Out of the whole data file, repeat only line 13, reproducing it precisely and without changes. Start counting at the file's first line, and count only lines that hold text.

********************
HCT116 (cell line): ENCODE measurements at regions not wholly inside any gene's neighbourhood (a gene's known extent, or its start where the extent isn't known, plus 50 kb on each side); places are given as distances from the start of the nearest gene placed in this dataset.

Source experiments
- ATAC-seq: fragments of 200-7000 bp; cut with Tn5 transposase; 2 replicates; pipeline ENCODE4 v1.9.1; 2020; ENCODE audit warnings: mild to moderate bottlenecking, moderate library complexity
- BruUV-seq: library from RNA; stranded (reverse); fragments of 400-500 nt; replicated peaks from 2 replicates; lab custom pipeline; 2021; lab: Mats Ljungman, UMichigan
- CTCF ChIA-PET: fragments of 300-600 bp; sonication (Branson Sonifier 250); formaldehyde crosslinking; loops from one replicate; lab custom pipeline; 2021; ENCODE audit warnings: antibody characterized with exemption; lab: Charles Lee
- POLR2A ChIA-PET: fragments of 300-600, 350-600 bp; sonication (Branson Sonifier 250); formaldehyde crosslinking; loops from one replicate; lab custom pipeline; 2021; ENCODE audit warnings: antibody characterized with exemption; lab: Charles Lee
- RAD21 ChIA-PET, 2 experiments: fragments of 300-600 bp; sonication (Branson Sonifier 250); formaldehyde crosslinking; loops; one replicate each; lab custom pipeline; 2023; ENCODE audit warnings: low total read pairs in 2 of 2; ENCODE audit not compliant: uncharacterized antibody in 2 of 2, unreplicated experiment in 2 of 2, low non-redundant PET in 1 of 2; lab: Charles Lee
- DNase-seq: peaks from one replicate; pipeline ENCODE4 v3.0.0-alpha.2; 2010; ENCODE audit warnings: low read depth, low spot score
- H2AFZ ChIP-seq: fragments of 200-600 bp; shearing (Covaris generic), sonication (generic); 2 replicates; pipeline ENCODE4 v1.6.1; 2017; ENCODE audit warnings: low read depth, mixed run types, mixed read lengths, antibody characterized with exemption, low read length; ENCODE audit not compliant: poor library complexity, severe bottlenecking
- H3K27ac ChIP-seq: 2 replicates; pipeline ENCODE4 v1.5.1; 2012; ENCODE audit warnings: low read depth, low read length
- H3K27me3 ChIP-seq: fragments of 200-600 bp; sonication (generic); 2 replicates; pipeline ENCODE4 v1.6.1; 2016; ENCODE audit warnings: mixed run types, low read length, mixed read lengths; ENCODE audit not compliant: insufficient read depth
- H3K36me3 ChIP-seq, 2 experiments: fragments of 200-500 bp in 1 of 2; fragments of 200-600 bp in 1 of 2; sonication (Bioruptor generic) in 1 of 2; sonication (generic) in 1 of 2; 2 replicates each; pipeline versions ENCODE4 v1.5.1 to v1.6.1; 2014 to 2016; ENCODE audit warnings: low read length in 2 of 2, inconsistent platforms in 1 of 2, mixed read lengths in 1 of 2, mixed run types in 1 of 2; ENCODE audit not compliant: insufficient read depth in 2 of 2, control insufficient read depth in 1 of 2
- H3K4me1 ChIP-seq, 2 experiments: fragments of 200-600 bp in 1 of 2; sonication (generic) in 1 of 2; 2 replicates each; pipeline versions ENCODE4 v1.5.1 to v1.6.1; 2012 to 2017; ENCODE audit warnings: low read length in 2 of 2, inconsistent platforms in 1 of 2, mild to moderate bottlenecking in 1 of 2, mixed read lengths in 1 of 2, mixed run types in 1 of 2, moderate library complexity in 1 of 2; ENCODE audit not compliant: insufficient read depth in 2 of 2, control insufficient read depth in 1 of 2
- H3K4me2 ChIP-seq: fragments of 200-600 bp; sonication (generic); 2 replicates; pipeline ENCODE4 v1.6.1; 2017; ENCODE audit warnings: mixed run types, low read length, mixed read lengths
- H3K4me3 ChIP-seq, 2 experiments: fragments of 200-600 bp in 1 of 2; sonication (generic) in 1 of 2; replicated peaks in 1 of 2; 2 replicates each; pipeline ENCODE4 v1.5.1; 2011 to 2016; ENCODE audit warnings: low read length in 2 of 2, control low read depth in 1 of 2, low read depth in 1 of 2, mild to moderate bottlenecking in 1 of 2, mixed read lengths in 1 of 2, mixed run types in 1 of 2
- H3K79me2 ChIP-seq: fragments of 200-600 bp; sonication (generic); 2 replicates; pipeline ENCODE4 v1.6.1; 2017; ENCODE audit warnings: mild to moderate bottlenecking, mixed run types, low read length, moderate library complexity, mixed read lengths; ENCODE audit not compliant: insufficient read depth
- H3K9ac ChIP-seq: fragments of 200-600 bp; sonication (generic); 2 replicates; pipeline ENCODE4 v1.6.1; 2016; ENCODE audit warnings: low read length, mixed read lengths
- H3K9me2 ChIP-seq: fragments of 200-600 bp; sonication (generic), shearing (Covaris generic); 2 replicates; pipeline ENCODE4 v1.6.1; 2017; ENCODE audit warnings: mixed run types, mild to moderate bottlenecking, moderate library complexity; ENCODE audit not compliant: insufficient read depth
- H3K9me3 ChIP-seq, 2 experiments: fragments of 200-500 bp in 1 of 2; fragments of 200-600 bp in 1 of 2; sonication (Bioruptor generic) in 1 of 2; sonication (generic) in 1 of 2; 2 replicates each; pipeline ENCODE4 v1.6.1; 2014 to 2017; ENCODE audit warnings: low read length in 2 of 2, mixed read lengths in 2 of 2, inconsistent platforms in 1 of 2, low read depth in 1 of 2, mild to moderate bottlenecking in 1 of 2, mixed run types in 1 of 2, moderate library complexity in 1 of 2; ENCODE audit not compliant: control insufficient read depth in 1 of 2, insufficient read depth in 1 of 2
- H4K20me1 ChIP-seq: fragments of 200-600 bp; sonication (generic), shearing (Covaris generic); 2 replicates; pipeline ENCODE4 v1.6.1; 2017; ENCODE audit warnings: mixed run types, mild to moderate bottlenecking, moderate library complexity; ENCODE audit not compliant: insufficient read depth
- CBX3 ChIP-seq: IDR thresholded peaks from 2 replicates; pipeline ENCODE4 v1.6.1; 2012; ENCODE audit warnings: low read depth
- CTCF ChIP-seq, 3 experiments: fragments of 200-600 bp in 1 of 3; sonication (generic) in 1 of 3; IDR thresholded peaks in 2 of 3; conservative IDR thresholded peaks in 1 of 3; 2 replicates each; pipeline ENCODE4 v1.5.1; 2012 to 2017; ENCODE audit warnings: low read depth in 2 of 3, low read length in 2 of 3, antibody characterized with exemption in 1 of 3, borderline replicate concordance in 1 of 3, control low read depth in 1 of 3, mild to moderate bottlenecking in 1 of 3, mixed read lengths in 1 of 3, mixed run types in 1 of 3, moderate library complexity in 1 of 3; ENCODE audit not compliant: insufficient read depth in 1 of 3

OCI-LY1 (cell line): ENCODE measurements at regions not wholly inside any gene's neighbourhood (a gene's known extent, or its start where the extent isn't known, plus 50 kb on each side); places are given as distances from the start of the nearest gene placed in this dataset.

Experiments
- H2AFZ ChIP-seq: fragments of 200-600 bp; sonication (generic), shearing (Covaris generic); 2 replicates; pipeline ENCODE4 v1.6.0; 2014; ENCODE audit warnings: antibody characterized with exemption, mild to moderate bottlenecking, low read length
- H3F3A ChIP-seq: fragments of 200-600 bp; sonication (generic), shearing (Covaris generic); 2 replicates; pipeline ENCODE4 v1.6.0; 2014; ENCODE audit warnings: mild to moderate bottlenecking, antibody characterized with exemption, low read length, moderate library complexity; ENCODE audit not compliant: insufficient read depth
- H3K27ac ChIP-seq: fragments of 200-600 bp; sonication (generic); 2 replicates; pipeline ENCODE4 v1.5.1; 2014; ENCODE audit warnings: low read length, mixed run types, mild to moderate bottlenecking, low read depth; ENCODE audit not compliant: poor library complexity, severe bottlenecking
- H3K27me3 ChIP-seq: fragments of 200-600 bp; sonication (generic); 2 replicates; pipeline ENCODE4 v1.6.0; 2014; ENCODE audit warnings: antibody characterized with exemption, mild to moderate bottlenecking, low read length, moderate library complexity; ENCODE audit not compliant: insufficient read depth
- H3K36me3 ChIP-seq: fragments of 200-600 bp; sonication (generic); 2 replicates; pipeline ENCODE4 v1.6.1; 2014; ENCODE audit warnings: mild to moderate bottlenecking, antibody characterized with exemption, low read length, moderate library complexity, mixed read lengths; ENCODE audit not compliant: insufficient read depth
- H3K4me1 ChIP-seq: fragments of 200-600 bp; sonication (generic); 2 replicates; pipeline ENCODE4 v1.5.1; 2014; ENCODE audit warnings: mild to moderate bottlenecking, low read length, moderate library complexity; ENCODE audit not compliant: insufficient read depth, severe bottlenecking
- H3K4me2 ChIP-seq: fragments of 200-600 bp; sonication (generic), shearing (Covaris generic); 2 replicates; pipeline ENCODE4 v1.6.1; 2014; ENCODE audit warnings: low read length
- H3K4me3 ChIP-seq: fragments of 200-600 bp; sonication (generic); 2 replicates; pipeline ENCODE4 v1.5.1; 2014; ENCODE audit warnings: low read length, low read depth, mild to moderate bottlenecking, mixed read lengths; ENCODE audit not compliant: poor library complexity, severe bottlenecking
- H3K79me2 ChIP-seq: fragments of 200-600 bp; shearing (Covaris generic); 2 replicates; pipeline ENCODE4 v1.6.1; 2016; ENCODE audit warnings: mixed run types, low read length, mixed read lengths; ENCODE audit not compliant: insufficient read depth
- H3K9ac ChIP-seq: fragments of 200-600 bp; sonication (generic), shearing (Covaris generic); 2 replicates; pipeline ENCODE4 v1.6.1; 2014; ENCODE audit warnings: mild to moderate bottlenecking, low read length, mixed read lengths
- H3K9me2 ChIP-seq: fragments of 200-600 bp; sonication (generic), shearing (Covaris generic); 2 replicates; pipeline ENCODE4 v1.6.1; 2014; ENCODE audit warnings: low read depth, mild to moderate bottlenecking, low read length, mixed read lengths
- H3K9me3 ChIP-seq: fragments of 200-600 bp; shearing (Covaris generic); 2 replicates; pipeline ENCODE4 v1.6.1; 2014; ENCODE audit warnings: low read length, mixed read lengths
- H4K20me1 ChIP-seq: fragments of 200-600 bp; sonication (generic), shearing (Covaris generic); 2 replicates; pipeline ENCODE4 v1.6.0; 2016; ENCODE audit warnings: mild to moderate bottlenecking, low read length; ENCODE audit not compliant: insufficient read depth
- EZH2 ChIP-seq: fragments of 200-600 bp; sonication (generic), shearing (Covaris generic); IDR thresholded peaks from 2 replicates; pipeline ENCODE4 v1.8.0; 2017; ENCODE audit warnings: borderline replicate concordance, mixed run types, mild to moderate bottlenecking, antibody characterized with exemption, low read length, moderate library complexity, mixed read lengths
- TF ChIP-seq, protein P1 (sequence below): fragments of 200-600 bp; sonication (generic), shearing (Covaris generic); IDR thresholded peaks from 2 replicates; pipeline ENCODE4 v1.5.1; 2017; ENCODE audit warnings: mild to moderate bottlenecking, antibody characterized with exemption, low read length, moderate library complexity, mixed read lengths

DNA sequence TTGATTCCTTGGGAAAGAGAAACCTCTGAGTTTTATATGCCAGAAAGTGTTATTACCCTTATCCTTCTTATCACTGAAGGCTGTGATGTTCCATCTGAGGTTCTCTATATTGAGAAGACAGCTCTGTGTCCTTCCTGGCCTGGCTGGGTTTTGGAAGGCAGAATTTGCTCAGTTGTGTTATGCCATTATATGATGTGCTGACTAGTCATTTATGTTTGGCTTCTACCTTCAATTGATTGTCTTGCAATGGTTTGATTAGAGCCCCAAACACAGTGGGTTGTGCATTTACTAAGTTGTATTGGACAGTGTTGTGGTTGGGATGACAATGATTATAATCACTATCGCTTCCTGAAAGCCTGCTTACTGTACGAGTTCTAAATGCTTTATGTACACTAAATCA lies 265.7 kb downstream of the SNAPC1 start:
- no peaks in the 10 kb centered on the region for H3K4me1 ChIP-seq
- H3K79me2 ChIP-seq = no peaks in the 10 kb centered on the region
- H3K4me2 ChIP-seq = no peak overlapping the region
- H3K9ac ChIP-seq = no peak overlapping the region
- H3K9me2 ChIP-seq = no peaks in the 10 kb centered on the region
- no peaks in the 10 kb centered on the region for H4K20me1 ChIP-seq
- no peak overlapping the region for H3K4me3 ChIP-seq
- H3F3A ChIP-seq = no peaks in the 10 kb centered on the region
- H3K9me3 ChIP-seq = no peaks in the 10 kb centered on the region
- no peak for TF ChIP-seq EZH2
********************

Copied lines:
- H3K4me1 ChIP-seq, 2 experiments: fragments of 200-600 bp in 1 of 2; sonication (generic) in 1 of 2; 2 replicates each; pipeline versions ENCODE4 v1.5.1 to v1.6.1; 2012 to 2017; ENCODE audit warnings: low read length in 2 of 2, inconsistent platforms in 1 of 2, mild to moderate bottlenecking in 1 of 2, mixed read lengths in 1 of 2, mixed run types in 1 of 2, moderate library complexity in 1 of 2; ENCODE audit not compliant: insufficient read depth in 2 of 2, control insufficient read depth in 1 of 2